In a classic experiment on human social intelligence by psychologists Felix Warneken and Michael Tomasello (see video below), an 18-month old toddler watches a man carry a stack of books towards an unopened cabinet. When the man reaches the cabinet, he clumsily bangs the books against the door of the cabinet several times, then makes a puzzled noise.
Something remarkable happens next: the toddler offers to help. Having inferred the man’s goal, the toddler walks up to the cabinet and opens its doors, allowing the man to place his books inside. But how is the toddler, with such limited life experience, able to make this inference?
Recently, computer scientists have redirected this question toward computers: How can machines do the same?
The critical component to engineering this type of understanding is arguably what makes us most human: our mistakes. Just as the toddler could infer the man’s goal merely from his failure, machines that infer our goals need to account for our mistaken actions and plans.
In the quest to capture this social intelligence in machines, researchers from MIT’s Computer Science and Artificial Intelligence Laboratory (CSAIL) and the Department of Brain and Cognitive Sciences created an algorithm capable of inferring goals and plans, even when those plans might fail.
This type of research could eventually be used to improve a range of assistive technologies, collaborative or caretaking robots, and digital assistants like Siri and Alexa.
“This ability to account for mistakes could be crucial for building machines that robustly infer and act in our interests,” says Tan Zhi-Xuan, PhD student in MIT’s Department of Electrical Engineering and Computer Science (EECS) and the lead author on a new paper about the research. “Otherwise, AI systems might wrongly infer that, since we failed to achieve our higher-order goals, those goals weren’t desired after all. We’ve seen what happens when algorithms feed on our reflexive and unplanned usage of social media, leading us down paths of dependency and polarization. Ideally, the algorithms of the future will recognize our mistakes, bad habits, and irrationalities and help us avoid, rather than reinforce, them.”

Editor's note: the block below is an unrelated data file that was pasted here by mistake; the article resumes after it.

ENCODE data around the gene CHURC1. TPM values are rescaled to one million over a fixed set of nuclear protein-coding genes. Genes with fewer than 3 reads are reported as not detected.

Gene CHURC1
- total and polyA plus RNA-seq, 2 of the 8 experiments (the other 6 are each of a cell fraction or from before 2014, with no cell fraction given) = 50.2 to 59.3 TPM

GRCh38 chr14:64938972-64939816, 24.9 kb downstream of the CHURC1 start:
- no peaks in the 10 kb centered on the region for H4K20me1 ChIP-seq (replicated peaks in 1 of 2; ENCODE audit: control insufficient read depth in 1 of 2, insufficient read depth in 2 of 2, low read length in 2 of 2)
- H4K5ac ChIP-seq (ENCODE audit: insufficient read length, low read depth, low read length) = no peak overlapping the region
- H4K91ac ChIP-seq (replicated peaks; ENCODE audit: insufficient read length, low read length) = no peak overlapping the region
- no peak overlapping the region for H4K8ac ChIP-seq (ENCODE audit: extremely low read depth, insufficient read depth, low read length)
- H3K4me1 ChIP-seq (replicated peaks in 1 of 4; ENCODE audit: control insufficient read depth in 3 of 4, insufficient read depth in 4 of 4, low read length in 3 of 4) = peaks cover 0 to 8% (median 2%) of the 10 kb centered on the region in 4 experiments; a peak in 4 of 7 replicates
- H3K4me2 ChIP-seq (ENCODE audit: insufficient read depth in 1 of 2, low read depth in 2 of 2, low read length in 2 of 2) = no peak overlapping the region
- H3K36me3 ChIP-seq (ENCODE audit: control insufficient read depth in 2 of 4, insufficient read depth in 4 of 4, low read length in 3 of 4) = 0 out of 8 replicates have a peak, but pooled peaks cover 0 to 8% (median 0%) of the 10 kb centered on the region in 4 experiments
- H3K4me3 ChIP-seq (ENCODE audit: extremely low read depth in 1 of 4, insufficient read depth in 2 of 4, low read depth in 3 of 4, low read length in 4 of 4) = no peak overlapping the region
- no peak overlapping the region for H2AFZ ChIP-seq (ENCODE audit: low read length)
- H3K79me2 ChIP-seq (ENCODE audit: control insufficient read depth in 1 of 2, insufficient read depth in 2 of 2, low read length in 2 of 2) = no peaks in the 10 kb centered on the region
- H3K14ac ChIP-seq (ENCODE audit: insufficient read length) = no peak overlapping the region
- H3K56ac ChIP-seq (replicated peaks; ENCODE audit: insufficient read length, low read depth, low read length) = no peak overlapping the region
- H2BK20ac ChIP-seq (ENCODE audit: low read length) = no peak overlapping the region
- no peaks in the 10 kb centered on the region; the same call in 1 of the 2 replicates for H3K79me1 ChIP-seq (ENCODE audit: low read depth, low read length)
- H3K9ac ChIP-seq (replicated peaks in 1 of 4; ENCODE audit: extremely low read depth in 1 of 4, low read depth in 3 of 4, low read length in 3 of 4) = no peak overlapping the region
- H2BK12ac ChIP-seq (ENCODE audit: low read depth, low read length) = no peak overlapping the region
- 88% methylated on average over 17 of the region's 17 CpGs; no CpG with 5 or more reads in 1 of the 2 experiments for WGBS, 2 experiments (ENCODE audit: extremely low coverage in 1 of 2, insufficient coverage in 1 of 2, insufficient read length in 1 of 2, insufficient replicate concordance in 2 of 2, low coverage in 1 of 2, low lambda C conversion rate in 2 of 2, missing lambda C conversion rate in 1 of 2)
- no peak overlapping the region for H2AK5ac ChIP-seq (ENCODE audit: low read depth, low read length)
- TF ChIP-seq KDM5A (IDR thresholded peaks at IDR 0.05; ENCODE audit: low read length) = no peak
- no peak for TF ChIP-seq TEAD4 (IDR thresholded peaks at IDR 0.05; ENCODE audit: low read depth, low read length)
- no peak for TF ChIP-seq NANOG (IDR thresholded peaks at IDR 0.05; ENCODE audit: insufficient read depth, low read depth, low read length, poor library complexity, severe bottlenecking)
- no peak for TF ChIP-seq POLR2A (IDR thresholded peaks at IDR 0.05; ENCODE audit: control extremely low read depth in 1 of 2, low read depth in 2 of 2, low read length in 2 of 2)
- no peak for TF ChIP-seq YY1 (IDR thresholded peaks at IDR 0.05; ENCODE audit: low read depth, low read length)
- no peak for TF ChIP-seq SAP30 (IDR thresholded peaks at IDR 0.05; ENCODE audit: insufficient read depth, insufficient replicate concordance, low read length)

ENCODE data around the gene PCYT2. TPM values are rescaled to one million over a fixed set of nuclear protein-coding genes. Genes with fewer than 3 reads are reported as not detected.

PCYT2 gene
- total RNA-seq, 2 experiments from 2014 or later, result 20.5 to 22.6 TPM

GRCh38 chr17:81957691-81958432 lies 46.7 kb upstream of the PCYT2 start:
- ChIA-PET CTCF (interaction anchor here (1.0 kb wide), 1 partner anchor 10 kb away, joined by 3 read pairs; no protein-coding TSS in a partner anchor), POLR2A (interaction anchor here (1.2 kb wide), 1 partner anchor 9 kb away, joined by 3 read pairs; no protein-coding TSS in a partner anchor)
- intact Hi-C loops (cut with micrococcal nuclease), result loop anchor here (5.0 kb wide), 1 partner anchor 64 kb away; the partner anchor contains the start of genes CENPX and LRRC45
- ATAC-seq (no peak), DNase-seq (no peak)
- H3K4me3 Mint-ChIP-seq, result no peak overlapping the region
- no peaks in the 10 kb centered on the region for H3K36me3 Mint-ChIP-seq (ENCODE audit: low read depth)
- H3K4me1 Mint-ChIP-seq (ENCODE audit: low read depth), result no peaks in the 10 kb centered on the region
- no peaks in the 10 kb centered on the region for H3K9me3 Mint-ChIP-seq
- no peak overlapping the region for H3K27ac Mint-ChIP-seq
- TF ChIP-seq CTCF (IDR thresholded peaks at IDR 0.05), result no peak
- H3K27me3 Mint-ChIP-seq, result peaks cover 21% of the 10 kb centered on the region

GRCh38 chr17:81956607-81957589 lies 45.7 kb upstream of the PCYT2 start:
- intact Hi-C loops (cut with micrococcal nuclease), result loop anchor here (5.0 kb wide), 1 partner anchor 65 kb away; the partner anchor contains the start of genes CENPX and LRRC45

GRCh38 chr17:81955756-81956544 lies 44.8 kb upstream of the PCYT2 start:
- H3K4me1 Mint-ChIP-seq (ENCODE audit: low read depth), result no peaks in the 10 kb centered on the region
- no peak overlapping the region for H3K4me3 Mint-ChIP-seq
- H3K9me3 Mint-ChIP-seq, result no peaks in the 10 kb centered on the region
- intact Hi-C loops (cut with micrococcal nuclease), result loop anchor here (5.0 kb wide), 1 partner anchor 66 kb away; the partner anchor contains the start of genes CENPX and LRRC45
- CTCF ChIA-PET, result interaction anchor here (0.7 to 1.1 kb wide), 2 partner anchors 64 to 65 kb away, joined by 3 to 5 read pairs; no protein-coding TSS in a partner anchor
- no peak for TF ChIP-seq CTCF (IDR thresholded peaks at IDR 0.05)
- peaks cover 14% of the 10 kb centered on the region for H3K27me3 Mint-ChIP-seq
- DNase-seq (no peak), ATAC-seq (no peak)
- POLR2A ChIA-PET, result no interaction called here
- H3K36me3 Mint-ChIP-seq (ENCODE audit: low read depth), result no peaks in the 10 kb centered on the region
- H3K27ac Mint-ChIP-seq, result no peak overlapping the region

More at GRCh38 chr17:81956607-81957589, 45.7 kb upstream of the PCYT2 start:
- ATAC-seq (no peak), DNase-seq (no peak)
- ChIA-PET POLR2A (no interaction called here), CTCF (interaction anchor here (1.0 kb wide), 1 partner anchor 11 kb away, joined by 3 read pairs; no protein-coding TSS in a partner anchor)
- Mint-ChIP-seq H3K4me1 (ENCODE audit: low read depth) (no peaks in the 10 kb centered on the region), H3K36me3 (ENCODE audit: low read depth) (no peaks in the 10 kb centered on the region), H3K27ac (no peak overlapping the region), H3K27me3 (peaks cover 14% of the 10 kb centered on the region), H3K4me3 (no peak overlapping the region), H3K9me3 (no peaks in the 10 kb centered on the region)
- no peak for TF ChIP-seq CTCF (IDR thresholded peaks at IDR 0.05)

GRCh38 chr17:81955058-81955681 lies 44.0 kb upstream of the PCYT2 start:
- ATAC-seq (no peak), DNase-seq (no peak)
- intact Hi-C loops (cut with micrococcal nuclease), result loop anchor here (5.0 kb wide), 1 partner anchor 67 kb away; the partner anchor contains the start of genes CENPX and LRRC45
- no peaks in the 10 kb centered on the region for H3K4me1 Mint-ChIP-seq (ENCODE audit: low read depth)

To create their model the team used Gen, a new AI programming platform recently developed at MIT, to combine symbolic AI planning with Bayesian inference. Bayesian inference provides an optimal way to combine uncertain beliefs with new data, and is widely used for financial risk evaluation, diagnostic testing, and election forecasting.
The team’s model performed 20 to 150 times faster than an existing baseline method called Bayesian Inverse Reinforcement Learning (BIRL), which learns an agent’s objectives, values, or rewards by observing its behavior, and attempts to compute full policies or plans in advance. The new model was accurate 75 percent of the time in inferring goals.
“AI is in the process of abandoning the ‘standard model’ where a fixed, known objective is given to the machine,” says Stuart Russell, the Smith-Zadeh Professor of Engineering at the University of California at Berkeley. “Instead, the machine knows that it doesn’t know what we want, which means that research on how to infer goals and preferences from human behavior becomes a central topic in AI. This paper takes that goal seriously; in particular, it is a step towards modeling — and hence inverting — the actual process by which humans generate behavior from goals and preferences.”